GALVESTON, Texas – If you’re a woman in your late 30s, 40s, or beyond, your body might be accumulating fat in your midsection as you transition to menopause - even if your diet is on point & you’re exercising. And that belly fat can lead to real health problems.
KPRC 2 spoke to certified OBGYN and founder of the Galveston Diet, Dr. Mary Claire Haver, about how to get and stay healthy.
if you follow Dr. Haver on social media, you know her goal is to educate women about menopause.
And one big topic she covers is belly fat.
“So my patients were coming to me for years, grabbing their midsections and shaking them in my office, saying, ‘what is happening? I haven’t changed my diet, my exercise habits, but this is happening!’”
Overall weight gain and muscle loss as we age is seen in both men and women, but an increase in visceral fat, or belly fat, independent of calorie intake, is something Dr. Haver said we see in perimenopausal and menopausal women, and it comes with health risks.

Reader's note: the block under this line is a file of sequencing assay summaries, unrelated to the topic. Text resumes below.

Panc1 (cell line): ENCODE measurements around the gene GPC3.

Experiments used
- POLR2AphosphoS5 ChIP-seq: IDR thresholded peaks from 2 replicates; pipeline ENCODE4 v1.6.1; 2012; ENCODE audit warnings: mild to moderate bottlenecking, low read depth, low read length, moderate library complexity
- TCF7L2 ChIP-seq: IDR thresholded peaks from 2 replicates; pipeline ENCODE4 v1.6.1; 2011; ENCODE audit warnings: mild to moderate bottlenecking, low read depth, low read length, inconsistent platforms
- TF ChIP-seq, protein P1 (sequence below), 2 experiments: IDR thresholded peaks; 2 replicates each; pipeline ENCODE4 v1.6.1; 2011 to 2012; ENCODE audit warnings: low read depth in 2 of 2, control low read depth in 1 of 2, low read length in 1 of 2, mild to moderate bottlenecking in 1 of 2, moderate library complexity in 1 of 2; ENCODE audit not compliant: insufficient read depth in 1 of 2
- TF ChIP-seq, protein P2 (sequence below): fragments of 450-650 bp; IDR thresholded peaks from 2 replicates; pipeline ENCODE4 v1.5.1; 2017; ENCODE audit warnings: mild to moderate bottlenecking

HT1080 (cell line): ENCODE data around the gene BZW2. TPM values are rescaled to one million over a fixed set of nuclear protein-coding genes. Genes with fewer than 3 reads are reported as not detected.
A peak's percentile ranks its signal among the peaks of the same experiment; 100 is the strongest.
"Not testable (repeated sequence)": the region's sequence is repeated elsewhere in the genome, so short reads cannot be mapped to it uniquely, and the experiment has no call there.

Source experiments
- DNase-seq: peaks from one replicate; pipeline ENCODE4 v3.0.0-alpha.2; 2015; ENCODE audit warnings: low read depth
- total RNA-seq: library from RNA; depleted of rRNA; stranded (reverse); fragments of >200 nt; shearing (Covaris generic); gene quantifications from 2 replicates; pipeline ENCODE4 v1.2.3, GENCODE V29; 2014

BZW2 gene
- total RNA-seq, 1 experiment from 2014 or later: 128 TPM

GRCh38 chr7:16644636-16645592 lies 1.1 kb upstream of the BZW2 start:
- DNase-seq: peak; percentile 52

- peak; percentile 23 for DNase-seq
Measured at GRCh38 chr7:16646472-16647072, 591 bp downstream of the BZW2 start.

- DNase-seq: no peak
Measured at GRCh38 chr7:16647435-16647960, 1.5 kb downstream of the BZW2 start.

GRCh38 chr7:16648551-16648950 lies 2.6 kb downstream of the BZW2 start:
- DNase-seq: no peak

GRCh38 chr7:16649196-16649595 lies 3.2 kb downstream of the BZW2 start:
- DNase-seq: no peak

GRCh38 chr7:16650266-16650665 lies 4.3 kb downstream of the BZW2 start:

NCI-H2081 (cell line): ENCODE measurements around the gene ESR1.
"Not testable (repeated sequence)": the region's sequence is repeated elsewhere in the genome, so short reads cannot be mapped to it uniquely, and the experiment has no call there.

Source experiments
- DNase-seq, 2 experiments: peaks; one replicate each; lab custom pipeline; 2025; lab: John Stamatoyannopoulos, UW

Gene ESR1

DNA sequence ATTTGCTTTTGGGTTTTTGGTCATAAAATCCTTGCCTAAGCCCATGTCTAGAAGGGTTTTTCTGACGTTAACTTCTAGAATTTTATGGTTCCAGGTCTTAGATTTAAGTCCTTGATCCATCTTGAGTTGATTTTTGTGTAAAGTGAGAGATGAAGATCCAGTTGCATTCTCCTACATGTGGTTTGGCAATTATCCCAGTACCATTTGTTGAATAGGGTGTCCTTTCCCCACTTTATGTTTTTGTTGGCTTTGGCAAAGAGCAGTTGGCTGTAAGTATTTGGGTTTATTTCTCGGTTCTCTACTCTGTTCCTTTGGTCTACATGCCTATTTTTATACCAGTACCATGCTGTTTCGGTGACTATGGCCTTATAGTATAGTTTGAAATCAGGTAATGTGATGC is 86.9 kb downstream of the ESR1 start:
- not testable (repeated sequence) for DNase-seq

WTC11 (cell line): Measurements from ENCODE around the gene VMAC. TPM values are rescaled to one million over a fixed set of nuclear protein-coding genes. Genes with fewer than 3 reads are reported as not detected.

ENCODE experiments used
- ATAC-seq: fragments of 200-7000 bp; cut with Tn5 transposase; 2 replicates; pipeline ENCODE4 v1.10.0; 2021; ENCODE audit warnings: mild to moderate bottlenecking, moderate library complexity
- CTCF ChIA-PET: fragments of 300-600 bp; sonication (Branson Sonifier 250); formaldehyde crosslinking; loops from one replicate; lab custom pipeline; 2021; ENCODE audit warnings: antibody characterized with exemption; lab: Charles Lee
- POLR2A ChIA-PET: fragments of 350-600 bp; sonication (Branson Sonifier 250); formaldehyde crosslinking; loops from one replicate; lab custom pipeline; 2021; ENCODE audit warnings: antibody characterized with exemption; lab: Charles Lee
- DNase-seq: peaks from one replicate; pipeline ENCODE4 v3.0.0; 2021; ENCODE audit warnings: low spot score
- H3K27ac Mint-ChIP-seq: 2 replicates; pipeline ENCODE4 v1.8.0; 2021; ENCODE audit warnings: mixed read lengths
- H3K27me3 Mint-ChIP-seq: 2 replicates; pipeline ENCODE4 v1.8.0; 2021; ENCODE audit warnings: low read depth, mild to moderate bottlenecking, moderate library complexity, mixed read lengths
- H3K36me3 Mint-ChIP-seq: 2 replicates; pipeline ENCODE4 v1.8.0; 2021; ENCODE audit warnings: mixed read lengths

This change in how and where women store body fat isn’t due to declining estrogen but to the increased activity of testosterone. Dr. Haver says a quick way to know where you stand is the waist-hip ratio.
“Number one- you’re gonna measure your waist at its smallest point, usually the belly button. Number two- you’re gonna measure around your hips at the widest part. Then you’re gonna divide your waist size by your hip size. Cut to .24 if you’re waist-hip ratio is 0.85 or less, you’re doing pretty well. A ratio of 1.0 or greater typically means you have a higher risk for health problems,” she explained in a recent TikTok video.
There are ways to reduce belly fat and most of them depends on your diet:
- Eat at least 25 grams of fiber a day.
- Eat no more than 25 grams of added sugar per day.
- And get regular exercise.
Dr. Haver said eating a diet rich in probiotics is also shown to reduce belly fat, as do supplements with turmeric. She also said the waist-hip ratio is a better measure of health than your weight or body mass index (BMI)